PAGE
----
Barber Direct Drive Vs. Crunch Box - differences?

Discussion in 'Effects, Pedals, Strings & Things' started by 89strat, Feb 15, 2008.


  1. 89strat

    89strat Member

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    These are apparently both Marshall Voiced pedals. I just got a crunch box. Has anybody compared it to a direct drive? What are the differences. The crunch box definitely nails the marshall sound, but even on low settings is pretty high gain.
     
  2. Phil M

    Phil M Supporting Member

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    The direct drive is cool too, but definitely has less gain. It seems to have a little more mids going on and is a little looser in feel. More open sounding...

    The Crunchbox has that really tight gain that hits you in the chest. More gain, smoother, more compression.

    I could actually see having both if you wanted 2 flavors of Marshall on your pedalboard. I was impressed with both pedals.
     
  3. princeton

    princeton Member

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    I have both, the DD has less gain then the Crunchbox.
    In a live situation the DD has enough gain for a medium rock sound.
    I found out that the DD really shines in a live situation and it feels like part of the amp (I use Fender SF DR and a Princeton Reverb II)
    If you play high notes (above 12 freth) the crunchbox sound thinner than the DD.

    It depends on the situation and both pedals have their own charm !
     
  4. 89strat

    89strat Member

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    Cool!

    Anybody else have opinions on these?
     
  5. plan-x

    plan-x Supporting Member

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    I didn't like the CB for a live gig or practice. It seems more of a bedroom pedal with all that gain and fizz. And just the opposite for the DD. I need a pedal that plays live well rather than the bedroom. Although the CB can out gain the DD, the DD has a richer, more saturated, amp like feel and has enough gain to feedback. If you get the mod board on the DD it is quite the pedal. With a bit more gain it easily booted the CB.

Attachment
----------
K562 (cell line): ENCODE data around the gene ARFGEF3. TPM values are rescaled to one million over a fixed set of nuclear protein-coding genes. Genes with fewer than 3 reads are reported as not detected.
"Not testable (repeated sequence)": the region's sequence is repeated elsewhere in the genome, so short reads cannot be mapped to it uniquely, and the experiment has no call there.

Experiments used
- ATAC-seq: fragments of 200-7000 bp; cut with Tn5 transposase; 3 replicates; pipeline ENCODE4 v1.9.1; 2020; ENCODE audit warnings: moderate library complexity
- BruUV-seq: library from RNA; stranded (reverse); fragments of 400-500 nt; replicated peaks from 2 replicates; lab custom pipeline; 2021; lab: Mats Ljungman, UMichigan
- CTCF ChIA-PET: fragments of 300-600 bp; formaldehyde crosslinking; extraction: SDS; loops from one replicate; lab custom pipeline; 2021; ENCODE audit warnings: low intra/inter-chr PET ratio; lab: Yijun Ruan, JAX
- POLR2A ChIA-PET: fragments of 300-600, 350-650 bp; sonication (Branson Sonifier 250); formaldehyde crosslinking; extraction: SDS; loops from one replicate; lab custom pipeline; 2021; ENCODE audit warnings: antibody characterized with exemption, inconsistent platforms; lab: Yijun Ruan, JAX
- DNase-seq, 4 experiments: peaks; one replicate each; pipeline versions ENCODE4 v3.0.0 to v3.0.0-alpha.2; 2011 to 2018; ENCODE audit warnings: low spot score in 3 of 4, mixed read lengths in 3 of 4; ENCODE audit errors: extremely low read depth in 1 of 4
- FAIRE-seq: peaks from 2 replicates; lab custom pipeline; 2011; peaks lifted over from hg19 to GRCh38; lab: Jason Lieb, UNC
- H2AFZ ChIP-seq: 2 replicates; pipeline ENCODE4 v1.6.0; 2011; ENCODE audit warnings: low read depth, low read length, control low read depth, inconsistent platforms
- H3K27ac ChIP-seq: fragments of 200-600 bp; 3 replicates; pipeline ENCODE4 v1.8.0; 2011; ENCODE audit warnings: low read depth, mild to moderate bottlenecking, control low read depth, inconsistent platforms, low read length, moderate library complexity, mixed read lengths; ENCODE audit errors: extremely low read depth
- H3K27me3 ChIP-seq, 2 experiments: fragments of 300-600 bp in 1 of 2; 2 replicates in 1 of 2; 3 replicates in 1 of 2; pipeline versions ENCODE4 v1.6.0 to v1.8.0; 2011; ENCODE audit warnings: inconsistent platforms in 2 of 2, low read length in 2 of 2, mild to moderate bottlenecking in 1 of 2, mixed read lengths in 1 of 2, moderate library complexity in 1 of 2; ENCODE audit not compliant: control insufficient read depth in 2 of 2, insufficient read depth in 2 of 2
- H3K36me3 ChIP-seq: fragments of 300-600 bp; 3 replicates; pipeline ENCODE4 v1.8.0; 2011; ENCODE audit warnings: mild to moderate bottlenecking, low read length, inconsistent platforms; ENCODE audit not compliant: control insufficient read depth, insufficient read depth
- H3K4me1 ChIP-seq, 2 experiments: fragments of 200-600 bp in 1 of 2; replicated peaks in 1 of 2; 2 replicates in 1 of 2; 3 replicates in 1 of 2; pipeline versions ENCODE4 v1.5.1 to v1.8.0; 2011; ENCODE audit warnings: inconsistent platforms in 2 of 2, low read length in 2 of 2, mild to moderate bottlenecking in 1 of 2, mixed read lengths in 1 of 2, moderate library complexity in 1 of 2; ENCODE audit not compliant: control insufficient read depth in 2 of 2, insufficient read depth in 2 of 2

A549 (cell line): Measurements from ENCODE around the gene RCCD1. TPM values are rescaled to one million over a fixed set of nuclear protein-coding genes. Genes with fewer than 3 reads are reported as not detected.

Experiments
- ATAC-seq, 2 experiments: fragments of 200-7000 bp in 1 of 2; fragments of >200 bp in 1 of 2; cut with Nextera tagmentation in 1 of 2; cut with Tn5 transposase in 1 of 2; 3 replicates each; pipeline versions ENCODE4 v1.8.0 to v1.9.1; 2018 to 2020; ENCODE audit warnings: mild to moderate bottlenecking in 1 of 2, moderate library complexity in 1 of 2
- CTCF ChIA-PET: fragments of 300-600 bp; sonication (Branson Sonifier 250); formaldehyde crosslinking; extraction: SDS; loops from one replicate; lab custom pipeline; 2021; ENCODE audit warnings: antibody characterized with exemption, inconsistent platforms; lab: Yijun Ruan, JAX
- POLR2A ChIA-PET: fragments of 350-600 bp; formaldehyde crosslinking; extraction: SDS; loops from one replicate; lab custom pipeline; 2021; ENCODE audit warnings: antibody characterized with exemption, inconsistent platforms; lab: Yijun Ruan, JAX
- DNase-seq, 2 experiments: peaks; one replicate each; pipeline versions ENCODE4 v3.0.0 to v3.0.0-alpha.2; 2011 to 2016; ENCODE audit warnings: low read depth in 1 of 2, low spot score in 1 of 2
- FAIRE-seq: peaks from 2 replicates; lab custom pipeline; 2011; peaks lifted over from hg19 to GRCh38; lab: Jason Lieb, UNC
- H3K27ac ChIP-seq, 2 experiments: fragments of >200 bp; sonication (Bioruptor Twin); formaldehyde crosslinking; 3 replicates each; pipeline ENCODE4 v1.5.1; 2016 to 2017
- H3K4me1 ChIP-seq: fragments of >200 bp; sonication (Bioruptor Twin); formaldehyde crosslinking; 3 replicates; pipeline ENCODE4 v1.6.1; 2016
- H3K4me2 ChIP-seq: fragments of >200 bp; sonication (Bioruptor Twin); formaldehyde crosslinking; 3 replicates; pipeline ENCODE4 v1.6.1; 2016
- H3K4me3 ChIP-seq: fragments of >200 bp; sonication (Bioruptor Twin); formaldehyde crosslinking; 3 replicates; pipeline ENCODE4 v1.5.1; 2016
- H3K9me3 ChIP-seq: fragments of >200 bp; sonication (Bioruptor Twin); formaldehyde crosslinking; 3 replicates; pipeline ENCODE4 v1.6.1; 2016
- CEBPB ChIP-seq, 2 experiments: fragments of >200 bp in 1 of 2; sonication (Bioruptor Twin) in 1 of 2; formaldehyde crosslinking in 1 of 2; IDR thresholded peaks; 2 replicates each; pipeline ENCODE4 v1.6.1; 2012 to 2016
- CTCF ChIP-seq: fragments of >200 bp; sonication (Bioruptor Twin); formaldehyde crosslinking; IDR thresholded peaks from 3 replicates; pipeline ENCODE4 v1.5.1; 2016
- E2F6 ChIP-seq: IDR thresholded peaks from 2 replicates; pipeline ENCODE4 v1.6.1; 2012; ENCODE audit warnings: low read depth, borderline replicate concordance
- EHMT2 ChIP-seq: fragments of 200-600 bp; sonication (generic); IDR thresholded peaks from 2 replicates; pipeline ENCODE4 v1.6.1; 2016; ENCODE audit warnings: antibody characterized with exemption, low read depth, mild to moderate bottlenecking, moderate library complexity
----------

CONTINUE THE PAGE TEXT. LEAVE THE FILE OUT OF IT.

6. Waxhead

    Waxhead Member

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    All of these types of comments are totally dependent on what amp and guitars you're using. So this may be true on his rig, to his ears, but I certainly don't hear any trebly fizz thru my Mesa 5:50, closed cab and Gibson, Gretsch, Fender and Epiphone guitars. The Crunchbox excels at gig levels on my rig :dude

    And about gain levels - the CB is a high gain distortion pedal. If you don't want med to high gain don't use it.
     
  7. mikeller

    mikeller Member

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    Yeah - I have both on my board as well. No way to compare the two. And the Chrunchbox excels in gig situations on mine as well.
     
  8. 89strat

    89strat Member

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    I tried out the crunch box at practice yesterday, full band. I play through a deluxe reverb and a les paul, we have two guitarists, bassist, and a drummer and do mostly classic rock covers, zep, foo fighters, some pop stuff, killers, typical bar stuff. I found myself getting lost in the mix at times. And at times, for the lighter parts I tend to use my guitar volume to control the amount of gain, but this doesn't seem to be that effective on the crunch box. I'm able to do this pretty well with the Rat but I like trying different pedals once in a while.

    I gotta agree with Plan-x on this one. It is an outstanding sounding pedal for that higher gain marshall tone, but it just really didn't do it for me with the full band mix. The last time we played, I was using an OCD V3 which seemed to sit in the mix better. But my issue with the OCD is that it doesn't have the singing midrange for leads that the crunch box has. I think the crunch box just might be too much gain for what I need. If it would clean up better, for me, I think I would like it more.
     
  9. Pags

    Pags Supporting Member

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    That's exactly the issue that I ran into when using the crunchbox, too much gain for me to handle and it did not clean up well. It's a great marshall-in-a-box, that's for sure. I ended up with a Barber DD, less gain, looser, cleans up well and has a more usable gain range.
     
  10. plan-x

    plan-x Supporting Member

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    Yeah, the DD ended up being my main high gain pedal. Threw a mod board on it to squeeze out a little more gain and Whoa! Cuts like a knife, but can sit in the mix as well, touch sensitive. Barber pedals are designed to sound better at stage vol. You could call him a genius for that.
     
  11. Blues Wail

    Blues Wail Member

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    DD more JTM 45. CB more JCM 800.
     

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